Although natural products have been explored as an alternative to the synthetic chemicals, they may be toxic to fish if exposure protocols are not adequate, e.g., incorrect concentration, and time exposure, or due to the presence of a particular component. A study with Nile tilapia (Oreochromis niloticus), for instance, has reported high toxicity of allicin, which is the main constituent of the garlic EO (Hussein et al., 2013). In the Brazilian flounder (Paralichthys orbignyanus), the EO of Aloysia gratissima elicited paralysis and mortality during anesthesia (Benovit et al., 2012). Other undesirable effects have been reported in fish exposed to natural anesthetics: increased lactate content with N. megapotamica, L. alba and H. ringens EOs (Tondolo et al., 2013; Toni et al., 2014), elevated glucose levels with mentol (Simões, Gomes, 2009; Sanchez et al., 2014), increased plasma cortisol with clove oil (Bressler, Ron, 2004; Weber et al., 2011) and increased hematocrit and disturbances of hydromineral balance with A. triphylla EO (Gressler et al., 2014). Thus, as any other product used in fish farming, safety and efficacy of EOs should be carefully investigated for individuals of a given species.

Physiological changes which take place when homeostasis is disturbed are initially an effect of the rapid increase in plasma catecholamines levels post-stress. At a later stage, the rise in plasma cortisol levels is also accountable for inducing organic adjustments (Barton, 2002; Pankhurst, 2011). Concentrations of plasma ions are among these changes, and several works correlate the increase in R. quelen ion efflux with exposure to stressors (Becker et al., 2012, 2016; Parodi et al., 2014; Zeppenfeld et al., 2014; Salbego et al., 2015). Variations in plasma ion levels are a result of the exchange between the internal and the external milieu (Dang et al., 2000; Barton, 2002; Pankhurst, 2011). Upon stress, cathecolamines trigger an increase in gill blood flow and boosts oxygen uptake through the lamellar surface (Wendelaar Bonga, 1997). Consequently, osmoregulation is compromised, since increased water intake in order to absorb more oxygen is accompanied by diffusive ion loss (Gonzalez, McDonald, 1994). Though not high enough to induce sedation in fish and to promote only transient reductions of VR, concentrations of 25-50 µL L-1 EOC were able to confer R. quelen some protection against the ionic loss seen for the control and ethanol groups induced by capture, transfer and confinement stress. The concentrations of 10 µL L-1 EOC and 100 µL L-1 EOO also reduced net loss of two of the studied ions, but increased Na+ and Cl- loss, respectively. The effect of both EOs on some net ion fluxes (EOC - Na+ and K+, EOO - Cl-) was not concentration-related. Other plant extratives have also proven to be efficient in reducing ion effluxes in R. quelen, e.g., EOs of L. alba (Becker et al., 2012, 2016), A. triphylla (Parodi et al., 2014; Zeppenfeld et al., 2014) and Ocimum gratissimum (Silva et al., 2015) and the methanolic extract of Condalia buxifolia (Salbego et al., 2015). In spite of reducing ion fluxes, the effect of EOs of L. alba (Becker et al., 2012, 2016) and A. triphylla (Parodi et al., 2014) also was not concentration-related for some ions.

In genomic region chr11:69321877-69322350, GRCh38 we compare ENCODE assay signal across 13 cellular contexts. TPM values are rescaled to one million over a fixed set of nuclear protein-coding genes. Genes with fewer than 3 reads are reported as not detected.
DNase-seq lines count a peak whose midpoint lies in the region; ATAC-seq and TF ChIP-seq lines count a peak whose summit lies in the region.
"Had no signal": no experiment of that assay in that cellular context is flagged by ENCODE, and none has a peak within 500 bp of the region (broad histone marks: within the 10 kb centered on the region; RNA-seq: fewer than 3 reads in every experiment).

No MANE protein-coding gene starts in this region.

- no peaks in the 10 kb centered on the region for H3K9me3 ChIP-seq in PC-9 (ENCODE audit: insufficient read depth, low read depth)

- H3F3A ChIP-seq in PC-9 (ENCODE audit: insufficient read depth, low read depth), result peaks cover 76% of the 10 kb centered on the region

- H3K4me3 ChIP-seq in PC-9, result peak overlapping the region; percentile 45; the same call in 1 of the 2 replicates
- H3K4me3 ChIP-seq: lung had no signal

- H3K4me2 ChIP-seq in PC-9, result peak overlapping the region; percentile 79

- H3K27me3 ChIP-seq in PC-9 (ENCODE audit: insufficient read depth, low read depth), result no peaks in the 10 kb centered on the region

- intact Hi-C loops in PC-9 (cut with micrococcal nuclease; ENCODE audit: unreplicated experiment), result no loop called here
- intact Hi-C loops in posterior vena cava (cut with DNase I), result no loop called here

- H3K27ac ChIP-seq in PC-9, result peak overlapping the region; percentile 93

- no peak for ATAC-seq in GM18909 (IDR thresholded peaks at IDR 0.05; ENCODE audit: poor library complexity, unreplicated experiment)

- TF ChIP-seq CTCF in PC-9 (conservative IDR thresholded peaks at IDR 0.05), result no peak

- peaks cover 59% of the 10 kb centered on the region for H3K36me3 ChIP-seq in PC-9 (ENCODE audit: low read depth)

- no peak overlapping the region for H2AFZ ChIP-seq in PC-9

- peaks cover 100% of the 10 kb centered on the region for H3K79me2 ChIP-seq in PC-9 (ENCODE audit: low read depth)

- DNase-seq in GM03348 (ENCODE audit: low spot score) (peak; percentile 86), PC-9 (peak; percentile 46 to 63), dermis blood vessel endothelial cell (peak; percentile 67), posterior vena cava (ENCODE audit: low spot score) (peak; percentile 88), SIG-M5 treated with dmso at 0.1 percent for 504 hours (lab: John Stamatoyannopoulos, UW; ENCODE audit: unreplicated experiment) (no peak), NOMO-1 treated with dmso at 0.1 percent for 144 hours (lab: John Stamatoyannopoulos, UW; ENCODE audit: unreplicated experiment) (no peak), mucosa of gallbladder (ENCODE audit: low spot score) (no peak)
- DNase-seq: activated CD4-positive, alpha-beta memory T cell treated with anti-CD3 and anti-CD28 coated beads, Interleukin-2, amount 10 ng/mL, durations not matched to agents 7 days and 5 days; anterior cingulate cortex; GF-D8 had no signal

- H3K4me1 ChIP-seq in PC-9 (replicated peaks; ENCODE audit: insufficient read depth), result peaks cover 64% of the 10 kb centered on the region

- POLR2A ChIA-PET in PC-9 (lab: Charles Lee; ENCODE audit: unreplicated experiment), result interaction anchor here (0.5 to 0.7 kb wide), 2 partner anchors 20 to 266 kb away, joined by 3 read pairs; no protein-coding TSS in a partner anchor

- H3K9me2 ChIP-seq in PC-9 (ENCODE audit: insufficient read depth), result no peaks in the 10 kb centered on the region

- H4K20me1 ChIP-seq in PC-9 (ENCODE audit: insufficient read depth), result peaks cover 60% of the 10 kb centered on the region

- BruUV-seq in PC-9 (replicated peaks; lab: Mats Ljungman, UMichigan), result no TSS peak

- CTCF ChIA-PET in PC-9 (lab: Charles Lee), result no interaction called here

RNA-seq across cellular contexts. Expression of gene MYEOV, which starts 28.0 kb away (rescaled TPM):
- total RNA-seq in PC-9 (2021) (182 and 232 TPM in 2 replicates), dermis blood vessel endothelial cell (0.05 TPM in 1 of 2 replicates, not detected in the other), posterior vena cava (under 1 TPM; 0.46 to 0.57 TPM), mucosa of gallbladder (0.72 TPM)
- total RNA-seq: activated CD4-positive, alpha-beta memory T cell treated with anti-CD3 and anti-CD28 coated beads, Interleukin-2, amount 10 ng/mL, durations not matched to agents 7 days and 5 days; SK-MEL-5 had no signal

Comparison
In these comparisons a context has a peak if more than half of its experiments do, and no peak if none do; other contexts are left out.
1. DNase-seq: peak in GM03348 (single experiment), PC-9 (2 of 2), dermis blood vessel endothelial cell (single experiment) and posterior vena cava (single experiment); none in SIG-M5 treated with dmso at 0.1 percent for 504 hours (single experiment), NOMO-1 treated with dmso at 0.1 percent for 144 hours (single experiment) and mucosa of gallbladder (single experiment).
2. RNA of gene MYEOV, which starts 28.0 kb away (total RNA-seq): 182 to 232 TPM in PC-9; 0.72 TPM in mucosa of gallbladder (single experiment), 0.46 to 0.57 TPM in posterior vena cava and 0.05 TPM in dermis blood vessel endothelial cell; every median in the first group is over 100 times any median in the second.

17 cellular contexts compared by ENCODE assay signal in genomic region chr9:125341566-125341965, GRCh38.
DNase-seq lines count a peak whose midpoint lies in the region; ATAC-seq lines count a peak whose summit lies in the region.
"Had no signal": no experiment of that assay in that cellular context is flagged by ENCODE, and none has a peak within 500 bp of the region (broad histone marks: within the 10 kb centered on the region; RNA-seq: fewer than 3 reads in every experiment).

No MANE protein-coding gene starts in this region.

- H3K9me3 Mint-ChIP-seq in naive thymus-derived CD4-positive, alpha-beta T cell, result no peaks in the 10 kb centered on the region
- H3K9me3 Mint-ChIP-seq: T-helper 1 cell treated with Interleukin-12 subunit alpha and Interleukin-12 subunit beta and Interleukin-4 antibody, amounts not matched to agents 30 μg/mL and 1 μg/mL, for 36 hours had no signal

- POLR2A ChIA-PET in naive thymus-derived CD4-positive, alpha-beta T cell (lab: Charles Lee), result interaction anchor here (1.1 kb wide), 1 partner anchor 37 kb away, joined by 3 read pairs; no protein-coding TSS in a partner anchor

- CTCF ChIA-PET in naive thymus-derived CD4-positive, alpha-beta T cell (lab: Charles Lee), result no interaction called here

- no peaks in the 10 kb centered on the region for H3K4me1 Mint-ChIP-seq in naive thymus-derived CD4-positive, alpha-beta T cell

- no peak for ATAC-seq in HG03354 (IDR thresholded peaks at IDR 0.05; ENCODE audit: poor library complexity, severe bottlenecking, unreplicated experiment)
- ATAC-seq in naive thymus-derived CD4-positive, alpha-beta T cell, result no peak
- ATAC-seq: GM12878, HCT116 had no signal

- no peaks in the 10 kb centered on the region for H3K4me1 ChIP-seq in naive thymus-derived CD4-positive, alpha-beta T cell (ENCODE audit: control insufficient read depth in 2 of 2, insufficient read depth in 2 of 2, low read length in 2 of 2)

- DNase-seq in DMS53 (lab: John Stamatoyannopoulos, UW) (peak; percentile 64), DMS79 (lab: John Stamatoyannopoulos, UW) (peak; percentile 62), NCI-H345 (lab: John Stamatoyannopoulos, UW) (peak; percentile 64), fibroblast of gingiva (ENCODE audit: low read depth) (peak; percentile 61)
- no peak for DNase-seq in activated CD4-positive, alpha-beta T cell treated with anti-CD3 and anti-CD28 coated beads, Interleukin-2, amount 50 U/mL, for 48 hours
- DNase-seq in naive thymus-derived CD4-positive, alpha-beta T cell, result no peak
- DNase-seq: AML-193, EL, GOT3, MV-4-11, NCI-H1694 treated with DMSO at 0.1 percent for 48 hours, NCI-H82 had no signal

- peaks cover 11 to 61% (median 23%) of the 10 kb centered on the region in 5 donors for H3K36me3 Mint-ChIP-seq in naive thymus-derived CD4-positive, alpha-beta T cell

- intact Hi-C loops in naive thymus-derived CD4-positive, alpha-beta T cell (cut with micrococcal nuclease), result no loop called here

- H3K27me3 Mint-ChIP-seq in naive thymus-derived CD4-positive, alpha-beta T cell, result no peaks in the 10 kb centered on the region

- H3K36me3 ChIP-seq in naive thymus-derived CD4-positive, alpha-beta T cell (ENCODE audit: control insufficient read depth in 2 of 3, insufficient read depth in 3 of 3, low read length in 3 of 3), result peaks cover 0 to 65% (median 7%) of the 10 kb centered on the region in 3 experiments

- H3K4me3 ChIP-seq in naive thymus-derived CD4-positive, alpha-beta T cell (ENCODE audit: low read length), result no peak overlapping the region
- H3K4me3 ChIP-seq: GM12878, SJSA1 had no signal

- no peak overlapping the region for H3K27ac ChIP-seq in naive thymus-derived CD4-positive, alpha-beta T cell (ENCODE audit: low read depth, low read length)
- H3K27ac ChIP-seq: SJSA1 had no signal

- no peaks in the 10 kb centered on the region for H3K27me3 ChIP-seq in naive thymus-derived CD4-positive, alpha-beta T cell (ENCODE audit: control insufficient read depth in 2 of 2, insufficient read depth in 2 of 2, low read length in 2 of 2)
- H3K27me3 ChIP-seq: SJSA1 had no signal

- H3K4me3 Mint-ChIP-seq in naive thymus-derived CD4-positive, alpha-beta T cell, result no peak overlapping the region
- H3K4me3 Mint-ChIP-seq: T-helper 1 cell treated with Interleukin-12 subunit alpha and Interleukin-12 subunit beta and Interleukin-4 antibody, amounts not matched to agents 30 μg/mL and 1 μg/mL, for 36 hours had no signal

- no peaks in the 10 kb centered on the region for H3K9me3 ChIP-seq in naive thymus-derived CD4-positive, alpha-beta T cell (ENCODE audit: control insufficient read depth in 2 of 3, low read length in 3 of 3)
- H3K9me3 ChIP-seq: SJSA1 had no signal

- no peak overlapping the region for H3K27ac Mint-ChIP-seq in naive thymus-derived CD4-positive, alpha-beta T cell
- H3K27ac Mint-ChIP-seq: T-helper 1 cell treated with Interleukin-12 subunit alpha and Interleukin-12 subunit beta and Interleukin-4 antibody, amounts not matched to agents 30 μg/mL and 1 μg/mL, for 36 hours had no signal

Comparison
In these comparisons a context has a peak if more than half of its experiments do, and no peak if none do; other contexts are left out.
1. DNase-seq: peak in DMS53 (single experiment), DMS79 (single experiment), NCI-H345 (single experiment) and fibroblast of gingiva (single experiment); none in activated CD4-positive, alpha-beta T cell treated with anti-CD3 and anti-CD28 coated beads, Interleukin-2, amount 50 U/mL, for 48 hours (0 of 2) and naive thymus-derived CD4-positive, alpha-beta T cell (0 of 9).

Both evaluated EOs displayed a CNS depressant activity when tested at ≥ 100 µL L-1, but anesthesia stage was only effectively achieved in R. quelen with ≥ 400 µL L-1 EOO, considering induction times. EOC had a mild effect on reducing VR, except 100 µL L-1, which induced 100% mortality of the fish exposed for more than 1 h. However, 25-50 µL L-1 decreased ion loss. EOO at 100 µL L-1 reduced VR and Na+ and K+ loss, but increased Cl- loss. In view of the present findings, EOC at 200 - 300 μL L-1 and EOO at 400 - 500 μL L-1 present the potential to promote fast anesthesia in R. quelen. Lower concentrations of these EOs (EOC - 25-50 µL L-1, EOO - 100 µL L-1) seem promising for further studies regarding fish transport due to their effects on VR and or net ion fluxes.


This study was supported by National Council for Scientific and Technological Development,CNPq (#454447; 2014-0) and Ministry of Fisheries and Aquaculture, FINEP (#01.12.0130.00). B. Baldisserotto and B. M. Heinzmann are grateful to CNPq for research fellowship. Authors also thank Coordination for the Improvement of Higher Education Personnel (CAPES) for graduate fellowships to J. A. Cunha, J. Salbego and C. G. Pinheiro, Rio Grande do Sul Research Support Foundation (FAPERGS) for graduate fellowship to L. T. Gressler and CNPq for undergraduate students fellowships C. A. Scheeren and G. J. Bandeira. Authors are especially thankful to Edione Dornelles for providing the EOO (Vimontti®), and to B. Schindler and M. Figueira for helping to collect C. galioides plant material.


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Received: June 30, 2016; Accepted: February 07, 2017